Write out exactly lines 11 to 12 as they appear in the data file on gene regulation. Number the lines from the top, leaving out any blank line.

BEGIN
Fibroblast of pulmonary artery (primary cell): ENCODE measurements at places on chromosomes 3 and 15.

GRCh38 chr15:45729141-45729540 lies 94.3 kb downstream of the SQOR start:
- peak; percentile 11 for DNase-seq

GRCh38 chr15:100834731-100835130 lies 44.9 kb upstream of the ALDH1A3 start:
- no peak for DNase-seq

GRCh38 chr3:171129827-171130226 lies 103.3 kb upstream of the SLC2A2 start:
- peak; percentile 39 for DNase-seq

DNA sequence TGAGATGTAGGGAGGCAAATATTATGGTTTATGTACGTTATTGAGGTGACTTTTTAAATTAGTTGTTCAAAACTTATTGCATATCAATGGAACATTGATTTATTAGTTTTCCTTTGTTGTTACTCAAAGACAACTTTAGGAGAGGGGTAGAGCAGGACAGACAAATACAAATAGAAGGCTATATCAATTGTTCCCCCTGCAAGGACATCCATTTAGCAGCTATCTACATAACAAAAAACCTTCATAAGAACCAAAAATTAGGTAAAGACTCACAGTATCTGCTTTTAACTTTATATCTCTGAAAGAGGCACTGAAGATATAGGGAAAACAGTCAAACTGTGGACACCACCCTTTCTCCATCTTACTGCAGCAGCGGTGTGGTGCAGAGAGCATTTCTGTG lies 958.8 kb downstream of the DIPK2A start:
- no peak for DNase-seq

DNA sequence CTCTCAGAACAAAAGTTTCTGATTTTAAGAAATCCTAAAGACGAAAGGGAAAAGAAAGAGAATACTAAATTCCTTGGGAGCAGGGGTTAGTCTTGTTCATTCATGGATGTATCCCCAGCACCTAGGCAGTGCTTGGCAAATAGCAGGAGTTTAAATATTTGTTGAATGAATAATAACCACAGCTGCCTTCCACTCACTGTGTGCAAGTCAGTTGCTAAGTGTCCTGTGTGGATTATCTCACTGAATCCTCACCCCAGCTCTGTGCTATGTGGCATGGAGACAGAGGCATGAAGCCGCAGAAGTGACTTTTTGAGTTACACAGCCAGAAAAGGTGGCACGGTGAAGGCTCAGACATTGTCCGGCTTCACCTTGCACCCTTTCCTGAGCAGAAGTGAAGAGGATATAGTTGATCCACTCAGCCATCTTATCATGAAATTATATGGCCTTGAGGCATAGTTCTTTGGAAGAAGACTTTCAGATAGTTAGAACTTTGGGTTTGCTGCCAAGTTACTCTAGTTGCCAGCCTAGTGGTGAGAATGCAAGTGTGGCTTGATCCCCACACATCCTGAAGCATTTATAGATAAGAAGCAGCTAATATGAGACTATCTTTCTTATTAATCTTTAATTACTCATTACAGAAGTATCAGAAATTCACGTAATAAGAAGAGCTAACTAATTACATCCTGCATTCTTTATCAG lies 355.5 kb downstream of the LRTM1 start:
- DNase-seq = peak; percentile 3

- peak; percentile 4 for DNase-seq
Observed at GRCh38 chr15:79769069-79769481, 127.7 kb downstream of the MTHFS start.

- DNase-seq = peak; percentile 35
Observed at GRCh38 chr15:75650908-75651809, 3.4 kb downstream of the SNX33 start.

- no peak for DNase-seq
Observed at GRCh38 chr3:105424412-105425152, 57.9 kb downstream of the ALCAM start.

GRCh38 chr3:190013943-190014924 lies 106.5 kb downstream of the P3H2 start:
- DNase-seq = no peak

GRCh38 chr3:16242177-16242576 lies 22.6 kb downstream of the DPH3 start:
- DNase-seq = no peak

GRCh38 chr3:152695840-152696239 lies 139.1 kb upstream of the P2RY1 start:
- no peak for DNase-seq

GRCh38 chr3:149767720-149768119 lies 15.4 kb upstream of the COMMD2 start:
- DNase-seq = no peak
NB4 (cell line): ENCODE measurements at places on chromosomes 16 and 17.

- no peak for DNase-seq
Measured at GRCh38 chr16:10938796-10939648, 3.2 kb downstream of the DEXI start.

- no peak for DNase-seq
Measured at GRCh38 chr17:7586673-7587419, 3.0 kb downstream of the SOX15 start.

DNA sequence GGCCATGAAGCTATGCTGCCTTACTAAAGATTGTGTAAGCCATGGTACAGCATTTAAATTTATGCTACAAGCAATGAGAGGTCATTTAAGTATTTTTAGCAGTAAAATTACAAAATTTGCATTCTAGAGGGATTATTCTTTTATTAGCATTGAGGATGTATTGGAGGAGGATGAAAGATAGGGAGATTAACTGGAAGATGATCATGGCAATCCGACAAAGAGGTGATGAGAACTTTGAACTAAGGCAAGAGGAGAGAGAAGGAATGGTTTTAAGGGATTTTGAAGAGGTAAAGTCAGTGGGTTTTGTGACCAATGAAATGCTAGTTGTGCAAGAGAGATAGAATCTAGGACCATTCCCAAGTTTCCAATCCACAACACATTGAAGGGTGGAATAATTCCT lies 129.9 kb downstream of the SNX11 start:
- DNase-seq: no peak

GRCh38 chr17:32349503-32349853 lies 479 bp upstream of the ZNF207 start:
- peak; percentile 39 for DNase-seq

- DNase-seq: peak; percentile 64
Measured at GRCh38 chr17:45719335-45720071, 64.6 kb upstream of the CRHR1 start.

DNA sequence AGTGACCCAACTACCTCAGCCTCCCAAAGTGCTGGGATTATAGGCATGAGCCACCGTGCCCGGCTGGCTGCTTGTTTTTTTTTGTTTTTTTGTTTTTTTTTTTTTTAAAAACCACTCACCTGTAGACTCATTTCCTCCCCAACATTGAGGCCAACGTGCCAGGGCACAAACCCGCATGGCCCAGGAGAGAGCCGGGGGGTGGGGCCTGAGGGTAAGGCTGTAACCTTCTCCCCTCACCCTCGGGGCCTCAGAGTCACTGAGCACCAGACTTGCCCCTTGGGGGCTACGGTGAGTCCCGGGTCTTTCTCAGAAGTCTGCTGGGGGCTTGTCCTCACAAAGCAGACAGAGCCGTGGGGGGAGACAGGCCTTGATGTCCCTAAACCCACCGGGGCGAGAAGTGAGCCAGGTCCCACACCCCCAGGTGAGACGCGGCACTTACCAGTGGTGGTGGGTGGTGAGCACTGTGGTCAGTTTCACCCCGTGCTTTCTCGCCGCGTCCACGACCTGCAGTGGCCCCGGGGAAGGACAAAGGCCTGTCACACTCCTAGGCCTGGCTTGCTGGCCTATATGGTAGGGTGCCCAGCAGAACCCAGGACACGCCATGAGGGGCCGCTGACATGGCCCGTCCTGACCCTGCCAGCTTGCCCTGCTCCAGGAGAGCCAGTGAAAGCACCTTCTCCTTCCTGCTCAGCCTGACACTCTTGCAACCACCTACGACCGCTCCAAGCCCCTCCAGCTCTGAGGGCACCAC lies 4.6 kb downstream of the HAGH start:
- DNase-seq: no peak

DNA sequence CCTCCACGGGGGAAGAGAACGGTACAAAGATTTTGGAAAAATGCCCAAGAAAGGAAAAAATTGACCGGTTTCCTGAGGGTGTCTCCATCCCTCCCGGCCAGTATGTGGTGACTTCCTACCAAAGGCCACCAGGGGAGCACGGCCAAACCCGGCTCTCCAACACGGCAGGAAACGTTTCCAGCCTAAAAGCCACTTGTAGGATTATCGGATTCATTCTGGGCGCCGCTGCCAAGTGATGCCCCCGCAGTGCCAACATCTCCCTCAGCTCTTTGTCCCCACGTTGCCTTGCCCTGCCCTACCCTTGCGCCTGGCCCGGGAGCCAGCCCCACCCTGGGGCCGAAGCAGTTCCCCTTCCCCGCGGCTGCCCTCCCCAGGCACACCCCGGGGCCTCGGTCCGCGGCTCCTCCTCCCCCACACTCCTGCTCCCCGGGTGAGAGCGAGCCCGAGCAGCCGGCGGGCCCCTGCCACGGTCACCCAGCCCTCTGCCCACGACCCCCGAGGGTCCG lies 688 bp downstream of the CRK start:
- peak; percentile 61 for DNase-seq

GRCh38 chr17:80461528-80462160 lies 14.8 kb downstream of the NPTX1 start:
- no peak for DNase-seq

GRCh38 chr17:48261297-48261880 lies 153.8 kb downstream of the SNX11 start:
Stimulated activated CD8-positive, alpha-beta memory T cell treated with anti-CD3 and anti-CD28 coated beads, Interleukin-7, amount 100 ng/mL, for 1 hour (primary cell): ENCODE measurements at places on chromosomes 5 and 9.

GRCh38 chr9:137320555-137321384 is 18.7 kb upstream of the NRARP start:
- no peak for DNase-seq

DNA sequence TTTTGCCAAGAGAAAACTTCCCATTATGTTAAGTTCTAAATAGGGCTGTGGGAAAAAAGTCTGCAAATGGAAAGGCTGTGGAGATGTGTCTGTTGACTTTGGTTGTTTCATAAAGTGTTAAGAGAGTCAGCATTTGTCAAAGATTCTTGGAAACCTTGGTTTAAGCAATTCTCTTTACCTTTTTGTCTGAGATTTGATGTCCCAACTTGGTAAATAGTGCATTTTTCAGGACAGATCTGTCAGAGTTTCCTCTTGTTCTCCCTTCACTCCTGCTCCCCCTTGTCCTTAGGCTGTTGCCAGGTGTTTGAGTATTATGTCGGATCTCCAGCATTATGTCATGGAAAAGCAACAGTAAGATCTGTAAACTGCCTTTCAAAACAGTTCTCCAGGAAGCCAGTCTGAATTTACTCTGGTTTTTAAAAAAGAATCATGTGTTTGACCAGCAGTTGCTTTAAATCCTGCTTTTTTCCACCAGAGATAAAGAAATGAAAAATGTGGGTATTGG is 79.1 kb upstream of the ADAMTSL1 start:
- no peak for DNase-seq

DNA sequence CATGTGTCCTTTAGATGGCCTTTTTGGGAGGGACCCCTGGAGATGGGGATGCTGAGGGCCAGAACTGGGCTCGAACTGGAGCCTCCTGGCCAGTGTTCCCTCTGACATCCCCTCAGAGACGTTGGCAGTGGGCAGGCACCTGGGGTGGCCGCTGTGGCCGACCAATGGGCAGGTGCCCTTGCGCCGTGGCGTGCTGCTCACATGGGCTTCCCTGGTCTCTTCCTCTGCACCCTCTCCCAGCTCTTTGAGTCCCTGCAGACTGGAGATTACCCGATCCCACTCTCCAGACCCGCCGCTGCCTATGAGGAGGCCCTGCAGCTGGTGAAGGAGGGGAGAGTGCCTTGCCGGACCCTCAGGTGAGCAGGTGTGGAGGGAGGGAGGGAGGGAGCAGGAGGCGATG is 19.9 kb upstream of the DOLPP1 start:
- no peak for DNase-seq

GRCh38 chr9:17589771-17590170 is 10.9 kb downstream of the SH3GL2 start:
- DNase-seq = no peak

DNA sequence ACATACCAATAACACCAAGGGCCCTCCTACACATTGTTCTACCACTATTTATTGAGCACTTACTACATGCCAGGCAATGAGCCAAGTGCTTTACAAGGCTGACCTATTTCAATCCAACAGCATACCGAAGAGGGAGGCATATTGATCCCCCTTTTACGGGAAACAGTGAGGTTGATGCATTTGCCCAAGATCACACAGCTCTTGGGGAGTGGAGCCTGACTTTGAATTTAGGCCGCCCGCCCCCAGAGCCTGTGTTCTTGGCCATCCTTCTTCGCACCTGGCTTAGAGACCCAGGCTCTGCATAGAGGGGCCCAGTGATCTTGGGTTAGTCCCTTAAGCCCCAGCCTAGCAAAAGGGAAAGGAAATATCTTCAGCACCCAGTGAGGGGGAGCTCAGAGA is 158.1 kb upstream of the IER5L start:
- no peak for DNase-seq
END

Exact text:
- DNase-seq = peak; percentile 3

- peak; percentile 4 for DNase-seq